For learners to benefit from classroom language learning they need to be motivated, exposed to the language, and given opportunities to use it. There are different ways of approaching and describing the staging of lessons. One such way is set out in How to Teach English (Longman, 2007 [2nd edition]), where Jeremy Harmer suggests the three stages of Engage, Study and Activate.

During the Engage phase, the teacher tries to arouse the learners’ interest and engage their involvement. This might be through a game, the use of pictures, an amusing story, etc. Learners who participate and enjoy themselves tend to make better progress.

The Study phase uses the engagement to direct attention to the meaning of language items, how they are used and formed. This may be related to pronunciation, grammar, lexis or skills development, and include analysis and controlled practice. The Study stage could be learner-centred or teacher-led.

For learners to develop their use of English they need to have a chance to produce it in a personalized and communicative way. In the Activate stage, tasks require the learners to use not only the target language of the lesson, but their full language knowledge.

Plan to include all these stages in your lessons.

1. What is the teaching point?
  specific language (in the context of grammar, lexis, and pronunciation)? specific skills (speaking, reading, listening, writing)?

Think about what you expect the learners to be able to do by the end of the lesson (your aims). 2. What is a good way to set the context for the language? This can be done by using a dialogue, a description, realia, pictures, mime, a story, questions, a reading text, etc. Consider when and how we use this language naturally. 3. How are you going to highlight the language to the learners? Tell the learners directly? Ask them to discover it? 4. What activities are you going to use? What order will they come in? How much time will each stage take? Suppose your learners take more, or less, time to carry out each activity? How could that affect the whole timing of the lesson? 5. What materials are you going to use: texts, pictures, CD, tasks? Are they relevant to your learners? Do they relate back to your aim? 6. What opportunities are you going to give learners to practise the language and use it in a meaningful way? 7. Consider your class management. How are you going to give your instructions? Are your learners going to work in pairs, groups, mingle? How can you give them a good variety of listening and talking to you, and working with each other? 8. How can you engage the learners at the beginning of the lesson? A good way of doing this is often through a warmer or an ice-breaker.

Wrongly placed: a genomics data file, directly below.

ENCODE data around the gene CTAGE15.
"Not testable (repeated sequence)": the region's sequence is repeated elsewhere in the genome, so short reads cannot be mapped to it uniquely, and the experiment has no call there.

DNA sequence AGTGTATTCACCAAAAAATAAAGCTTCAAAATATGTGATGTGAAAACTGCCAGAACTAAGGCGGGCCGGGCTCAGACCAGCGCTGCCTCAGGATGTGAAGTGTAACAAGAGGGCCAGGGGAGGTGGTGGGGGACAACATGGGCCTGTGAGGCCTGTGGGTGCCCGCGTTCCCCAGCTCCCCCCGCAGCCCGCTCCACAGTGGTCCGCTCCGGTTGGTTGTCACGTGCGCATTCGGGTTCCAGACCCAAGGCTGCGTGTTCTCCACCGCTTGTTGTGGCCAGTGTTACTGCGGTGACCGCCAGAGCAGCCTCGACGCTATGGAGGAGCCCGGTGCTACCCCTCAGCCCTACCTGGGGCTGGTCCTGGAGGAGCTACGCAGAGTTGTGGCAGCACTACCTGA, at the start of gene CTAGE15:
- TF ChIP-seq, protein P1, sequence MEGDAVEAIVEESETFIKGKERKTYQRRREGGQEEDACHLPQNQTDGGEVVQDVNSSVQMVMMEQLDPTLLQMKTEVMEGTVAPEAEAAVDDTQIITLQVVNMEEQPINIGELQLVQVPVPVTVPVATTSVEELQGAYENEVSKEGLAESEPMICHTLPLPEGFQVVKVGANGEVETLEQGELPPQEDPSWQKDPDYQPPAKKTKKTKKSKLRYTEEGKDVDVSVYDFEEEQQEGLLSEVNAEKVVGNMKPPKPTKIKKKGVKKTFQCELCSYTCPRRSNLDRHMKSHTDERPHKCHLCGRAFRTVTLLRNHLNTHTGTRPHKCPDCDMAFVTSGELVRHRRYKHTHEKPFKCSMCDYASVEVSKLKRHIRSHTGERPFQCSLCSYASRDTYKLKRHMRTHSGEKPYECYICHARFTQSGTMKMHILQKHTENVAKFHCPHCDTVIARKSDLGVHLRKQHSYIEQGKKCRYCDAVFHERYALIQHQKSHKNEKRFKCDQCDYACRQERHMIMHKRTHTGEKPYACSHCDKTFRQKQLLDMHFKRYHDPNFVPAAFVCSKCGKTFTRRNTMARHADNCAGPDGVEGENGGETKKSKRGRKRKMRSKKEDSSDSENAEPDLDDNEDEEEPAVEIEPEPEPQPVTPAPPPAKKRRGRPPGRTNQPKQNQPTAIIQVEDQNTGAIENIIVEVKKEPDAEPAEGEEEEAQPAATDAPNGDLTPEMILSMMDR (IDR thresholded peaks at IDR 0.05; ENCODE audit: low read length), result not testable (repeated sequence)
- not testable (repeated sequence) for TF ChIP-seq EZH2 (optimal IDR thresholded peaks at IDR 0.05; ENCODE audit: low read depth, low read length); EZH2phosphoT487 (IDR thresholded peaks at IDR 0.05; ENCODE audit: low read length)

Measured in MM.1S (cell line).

Even with the best preparation, unexpected difficulties and situations may arise. These may relate to both language and classroom management. As part of your planning, you need to predict pitfalls and suggest ways of dealing with them.

Anticipated difficulties concept what the grammatical or lexical item actually means e.g. when you appear to ask a question, are you actually giving an instruction, e.g. “Would you like to close your books, please …” how the structure is made (e.g. “I live in Montevideo”: present simple tense to describe current state.” when the item is used naturally and appropriately e.g. the roof of my house, the roof of my mouth … how to say the grammatical or lexical item, or how to copy the sound and intonation, e.g. similar spellings but different sounds – cough, rough, dough … timing, group dynamics, instructions, e.g. when will we work as a whole class, and when in groups how content can be specific to or sensitive in certain groups, e.g. What is the significance of a “birthday” in different cultures? Or “my family”?

As a trainee on a CertTESOL course, you are required to produce very detailed plans, as careful planning will help you process every aspect of your upcoming lesson.

After teaching, you will reflect on your plan, and receive feedback from your tutor.

You will learn how to plan individual lessons which normally extend over 40 to 60 minutes. However, as you become a more experienced teacher, you will need to take into account what your learners have done in previous lessons, with you or with another teacher, and what their whole syllabus or learning programme for – say – a week or a term looks like.

We hope you have enjoyed this introduction to Lesson Planning. Thank you to Fusion Teaching ([email protected]) for their work on this Trinity TESOL Study Resource